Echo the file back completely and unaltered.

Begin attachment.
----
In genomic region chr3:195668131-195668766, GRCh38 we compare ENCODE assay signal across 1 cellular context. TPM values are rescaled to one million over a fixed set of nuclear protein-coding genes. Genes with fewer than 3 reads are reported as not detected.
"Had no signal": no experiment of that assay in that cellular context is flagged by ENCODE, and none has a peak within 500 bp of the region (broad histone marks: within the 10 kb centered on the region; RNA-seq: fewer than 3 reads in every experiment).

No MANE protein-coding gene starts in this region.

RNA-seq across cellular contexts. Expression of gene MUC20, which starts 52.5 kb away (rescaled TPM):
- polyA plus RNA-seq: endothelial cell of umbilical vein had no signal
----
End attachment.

In genomic region chr3:195668131-195668766, GRCh38 we compare ENCODE assay signal across 1 cellular context. TPM values are rescaled to one million over a fixed set of nuclear protein-coding genes. Genes with fewer than 3 reads are reported as not detected.
"Had no signal": no experiment of that assay in that cellular context is flagged by ENCODE, and none has a peak within 500 bp of the region (broad histone marks: within the 10 kb centered on the region; RNA-seq: fewer than 3 reads in every experiment).

No MANE protein-coding gene starts in this region.

RNA-seq across cellular contexts. Expression of gene MUC20, which starts 52.5 kb away (rescaled TPM):
- polyA plus RNA-seq: endothelial cell of umbilical vein had no signal